Hindman to Elkhorn City, KY
The steepest hills I have ever encountered in my entire life. Four major climbs upwards of 18%. They are just silly. If you stop pedaling for even a moment, your bike will sail back down the hill. The third major climb of the day, it rained. My rain jacket has magically stopped repelling rain. The worst. We get to the top of the beast. A pick up truck is pulled over, most likely to avoid the danger of descending a winding, one lane road covered with trees while the road is slick.
A toothless skinny dude flicks his cigarette into the rain. "Y'all want a ride down it? Met a couple yesterday, girl road down with me. She was rull skeerd."
"And the guy? He rode it down himself?"
Damnit. Now it's on. I used those disc brakes so hard I got a blister. If it wasn't enough, there were loose dogs at nearly every turn. Chris had descended faster than me, so they were poised by the road and ready to strike.
Loose farm dogs have caused me so much strife and near death peril that I now have no qualms about spraying them in the face like a postal worker at the end of his rope. Don't worry. It doesn't hurt long.
Got to Elkhorn in race pace time. We were trying to get there before the post office closed. Expecting crucial mail from one, Dr. J Hibler. Got the mail. Saw myself in the reflection of the post office door. Have mercy. Mud flecked cheeks, helmet hair, tar covered shins with streaks of sweat, perhaps a bug or two in the teeth and eyeballs. Look at what I have become. A warrior. I barely recognize myself.
Standing in the parking lot, trying to puzzle out our next move, I spotted a loaded biker with red bandana and matching shirt. He was weaving slow like he was looking for something.
"BIKER! MAN! HEY BIKER MAN!"
"Jesus, Lauren, he probably doesn't see us." Which is fine for you, maybe. But, me, I am not going to let a biker go by without getting the full story. I jogged. Full tilt at the man.
"I have been chasing you guys for weeks. I heard from everyone I met there was a couple just a few days ahead of me. I have been trying to catch up with you ever since.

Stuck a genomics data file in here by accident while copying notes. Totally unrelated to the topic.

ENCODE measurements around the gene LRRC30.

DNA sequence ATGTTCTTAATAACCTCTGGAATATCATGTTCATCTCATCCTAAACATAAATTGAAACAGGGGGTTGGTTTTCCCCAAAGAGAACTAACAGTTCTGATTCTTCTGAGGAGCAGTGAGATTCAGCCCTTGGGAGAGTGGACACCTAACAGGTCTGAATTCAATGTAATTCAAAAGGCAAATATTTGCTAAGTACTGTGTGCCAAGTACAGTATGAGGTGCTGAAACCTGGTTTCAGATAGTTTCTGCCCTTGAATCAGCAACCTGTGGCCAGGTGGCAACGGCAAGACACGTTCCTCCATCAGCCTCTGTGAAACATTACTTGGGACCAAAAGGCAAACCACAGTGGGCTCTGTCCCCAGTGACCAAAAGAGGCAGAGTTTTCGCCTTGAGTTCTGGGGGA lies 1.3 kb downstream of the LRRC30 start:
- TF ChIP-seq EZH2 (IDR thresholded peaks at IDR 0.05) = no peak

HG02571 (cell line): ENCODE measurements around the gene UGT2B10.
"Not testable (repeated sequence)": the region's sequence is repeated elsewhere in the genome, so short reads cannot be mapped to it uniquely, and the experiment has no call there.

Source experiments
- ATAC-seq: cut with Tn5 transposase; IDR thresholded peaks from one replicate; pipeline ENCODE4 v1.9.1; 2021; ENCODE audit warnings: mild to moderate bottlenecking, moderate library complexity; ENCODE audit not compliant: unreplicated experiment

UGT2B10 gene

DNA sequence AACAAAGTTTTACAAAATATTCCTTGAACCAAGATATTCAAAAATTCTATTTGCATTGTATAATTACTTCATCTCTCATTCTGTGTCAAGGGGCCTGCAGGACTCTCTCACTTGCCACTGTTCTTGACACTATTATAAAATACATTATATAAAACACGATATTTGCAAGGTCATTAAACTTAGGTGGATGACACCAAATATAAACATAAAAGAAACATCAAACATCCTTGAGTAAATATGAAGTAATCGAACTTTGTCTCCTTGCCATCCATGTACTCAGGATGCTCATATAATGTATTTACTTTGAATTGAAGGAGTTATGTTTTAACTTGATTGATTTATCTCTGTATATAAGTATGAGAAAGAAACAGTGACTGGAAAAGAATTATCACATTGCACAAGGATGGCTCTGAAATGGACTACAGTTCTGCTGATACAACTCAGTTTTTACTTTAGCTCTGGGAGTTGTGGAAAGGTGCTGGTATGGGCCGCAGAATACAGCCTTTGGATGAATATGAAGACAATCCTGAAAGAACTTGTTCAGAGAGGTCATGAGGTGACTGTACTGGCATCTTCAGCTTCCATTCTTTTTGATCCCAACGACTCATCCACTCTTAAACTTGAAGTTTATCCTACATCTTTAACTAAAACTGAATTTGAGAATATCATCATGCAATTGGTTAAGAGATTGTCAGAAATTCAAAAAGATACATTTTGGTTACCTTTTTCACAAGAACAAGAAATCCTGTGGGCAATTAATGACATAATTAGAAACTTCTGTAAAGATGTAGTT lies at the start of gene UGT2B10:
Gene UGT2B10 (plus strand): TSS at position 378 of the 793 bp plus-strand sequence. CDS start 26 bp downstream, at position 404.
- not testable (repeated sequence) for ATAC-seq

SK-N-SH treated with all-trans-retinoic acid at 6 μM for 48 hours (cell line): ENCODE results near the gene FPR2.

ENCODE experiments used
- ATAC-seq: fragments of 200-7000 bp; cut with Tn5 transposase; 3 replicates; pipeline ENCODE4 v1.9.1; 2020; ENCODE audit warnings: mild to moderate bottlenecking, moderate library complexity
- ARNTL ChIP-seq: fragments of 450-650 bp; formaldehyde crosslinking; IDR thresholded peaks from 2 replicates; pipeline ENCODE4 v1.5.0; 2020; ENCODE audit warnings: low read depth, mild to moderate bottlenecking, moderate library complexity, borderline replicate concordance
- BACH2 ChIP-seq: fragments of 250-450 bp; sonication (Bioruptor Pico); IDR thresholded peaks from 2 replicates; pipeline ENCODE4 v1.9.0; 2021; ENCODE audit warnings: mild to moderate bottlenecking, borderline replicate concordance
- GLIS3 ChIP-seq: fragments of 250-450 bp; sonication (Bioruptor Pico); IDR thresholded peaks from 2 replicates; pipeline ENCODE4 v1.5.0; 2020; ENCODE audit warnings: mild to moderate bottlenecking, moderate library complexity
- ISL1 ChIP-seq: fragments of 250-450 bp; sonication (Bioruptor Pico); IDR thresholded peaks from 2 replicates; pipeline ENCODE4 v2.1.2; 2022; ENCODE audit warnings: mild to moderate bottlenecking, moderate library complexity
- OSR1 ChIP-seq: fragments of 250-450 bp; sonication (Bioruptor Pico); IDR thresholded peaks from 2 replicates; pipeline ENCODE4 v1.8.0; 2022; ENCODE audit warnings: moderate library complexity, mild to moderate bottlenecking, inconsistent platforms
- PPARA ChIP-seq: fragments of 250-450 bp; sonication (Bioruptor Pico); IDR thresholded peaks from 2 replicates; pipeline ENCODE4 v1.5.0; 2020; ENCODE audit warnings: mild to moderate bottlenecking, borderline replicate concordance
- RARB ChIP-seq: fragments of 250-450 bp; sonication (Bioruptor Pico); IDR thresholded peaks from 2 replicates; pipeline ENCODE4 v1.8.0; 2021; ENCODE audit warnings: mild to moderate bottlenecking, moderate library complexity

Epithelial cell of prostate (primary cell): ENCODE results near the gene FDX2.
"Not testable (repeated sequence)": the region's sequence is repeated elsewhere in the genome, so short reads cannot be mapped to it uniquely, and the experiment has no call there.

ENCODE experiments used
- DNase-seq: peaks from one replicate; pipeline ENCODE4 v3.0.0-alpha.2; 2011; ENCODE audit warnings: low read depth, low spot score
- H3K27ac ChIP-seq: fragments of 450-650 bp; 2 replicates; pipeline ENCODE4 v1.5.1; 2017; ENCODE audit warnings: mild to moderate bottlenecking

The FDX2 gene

Eric. Eric is 16. He is riding across the country alone, San Fransisco to Yorktown. He is a wall of muscle. A high school athelete. He tells us he has seen almost no one on the road all summer. He is bored and lonely and filled with energy.
We invite him to stay at the same dirty motel. He had planned to push ahead to the Breaks but said ok. I was voted ambassador and went in to the motel office. An enormous man watching Mexican soap operas with a blooming onion of cigarette butts laid before him.
"Who is yer man?" He asked. Not in a threatening way.
"What? Chris. What?"
"He's a veteran?"
I'm lost. We remained in silence. I stared at him. He was in no hurry to explain himself. Ok. Got it. Jason is in the Navy. He's a man. Not my man, but probably the man that called.
"Yeah, yeah, yep. He called before. He took care of it." He handed me the key. Mystified. But, in the end, not surprised. Jason is the kind of guy that would silently wrap you in his jacket while you slept and stand in the snow for the rest of the night. Just how he is.
The three of us sat in rusted lawn chairs, eating raisins in peanut butter until Jason arrived. We hooted and cheered and clapped. It is fun to be with a group again.
We all showered. I electricuted myself turning the light on in the bathroom. We headed out in street clothes for the Rusty Fork. Sounds good, right? It was exactly as good as the name indicates.
Booths with apolstry split open, spitting out its brown foam guts, bad service and deep fried fish. Despite the food and grumpy waitresses, we had good fun. We practiced our Kentucky accents and exchanged superlatives. Best motel. Nicest people. Scariest dog.
The four of us would, under no other circumstances, be eating dinner together. The tie that binds us is 85% of a trip across the United States. It makes us easy friends.